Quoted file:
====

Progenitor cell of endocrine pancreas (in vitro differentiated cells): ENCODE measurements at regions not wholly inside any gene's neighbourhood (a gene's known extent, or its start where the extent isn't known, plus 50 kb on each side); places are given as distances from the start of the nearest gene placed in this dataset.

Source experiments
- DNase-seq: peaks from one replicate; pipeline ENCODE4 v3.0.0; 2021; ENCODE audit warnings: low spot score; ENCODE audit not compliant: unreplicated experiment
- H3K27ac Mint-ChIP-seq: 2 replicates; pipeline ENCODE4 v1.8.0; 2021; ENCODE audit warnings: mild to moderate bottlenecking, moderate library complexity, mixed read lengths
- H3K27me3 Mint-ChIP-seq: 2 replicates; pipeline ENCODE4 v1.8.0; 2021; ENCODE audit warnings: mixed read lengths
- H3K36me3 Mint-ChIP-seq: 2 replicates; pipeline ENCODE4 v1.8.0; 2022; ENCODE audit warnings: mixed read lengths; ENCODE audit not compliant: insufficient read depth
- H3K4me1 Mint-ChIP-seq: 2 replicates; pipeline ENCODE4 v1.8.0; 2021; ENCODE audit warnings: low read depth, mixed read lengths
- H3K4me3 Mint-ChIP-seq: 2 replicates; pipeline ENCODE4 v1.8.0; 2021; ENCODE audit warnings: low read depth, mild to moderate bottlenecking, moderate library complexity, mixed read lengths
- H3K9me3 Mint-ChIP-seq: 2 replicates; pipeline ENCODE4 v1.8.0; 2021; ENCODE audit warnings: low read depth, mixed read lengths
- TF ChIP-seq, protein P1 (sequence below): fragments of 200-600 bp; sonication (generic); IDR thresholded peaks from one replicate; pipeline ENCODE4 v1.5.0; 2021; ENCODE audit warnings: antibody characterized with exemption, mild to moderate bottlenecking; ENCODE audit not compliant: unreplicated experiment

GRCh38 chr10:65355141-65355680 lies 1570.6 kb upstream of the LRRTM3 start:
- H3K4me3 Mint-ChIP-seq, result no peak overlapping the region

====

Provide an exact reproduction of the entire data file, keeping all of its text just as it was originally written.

Progenitor cell of endocrine pancreas (in vitro differentiated cells): ENCODE measurements at regions not wholly inside any gene's neighbourhood (a gene's known extent, or its start where the extent isn't known, plus 50 kb on each side); places are given as distances from the start of the nearest gene placed in this dataset.

Source experiments
- DNase-seq: peaks from one replicate; pipeline ENCODE4 v3.0.0; 2021; ENCODE audit warnings: low spot score; ENCODE audit not compliant: unreplicated experiment
- H3K27ac Mint-ChIP-seq: 2 replicates; pipeline ENCODE4 v1.8.0; 2021; ENCODE audit warnings: mild to moderate bottlenecking, moderate library complexity, mixed read lengths
- H3K27me3 Mint-ChIP-seq: 2 replicates; pipeline ENCODE4 v1.8.0; 2021; ENCODE audit warnings: mixed read lengths
- H3K36me3 Mint-ChIP-seq: 2 replicates; pipeline ENCODE4 v1.8.0; 2022; ENCODE audit warnings: mixed read lengths; ENCODE audit not compliant: insufficient read depth
- H3K4me1 Mint-ChIP-seq: 2 replicates; pipeline ENCODE4 v1.8.0; 2021; ENCODE audit warnings: low read depth, mixed read lengths
- H3K4me3 Mint-ChIP-seq: 2 replicates; pipeline ENCODE4 v1.8.0; 2021; ENCODE audit warnings: low read depth, mild to moderate bottlenecking, moderate library complexity, mixed read lengths
- H3K9me3 Mint-ChIP-seq: 2 replicates; pipeline ENCODE4 v1.8.0; 2021; ENCODE audit warnings: low read depth, mixed read lengths
- TF ChIP-seq, protein P1 (sequence below): fragments of 200-600 bp; sonication (generic); IDR thresholded peaks from one replicate; pipeline ENCODE4 v1.5.0; 2021; ENCODE audit warnings: antibody characterized with exemption, mild to moderate bottlenecking; ENCODE audit not compliant: unreplicated experiment

GRCh38 chr10:65355141-65355680 lies 1570.6 kb upstream of the LRRTM3 start:
- H3K4me3 Mint-ChIP-seq, result no peak overlapping the region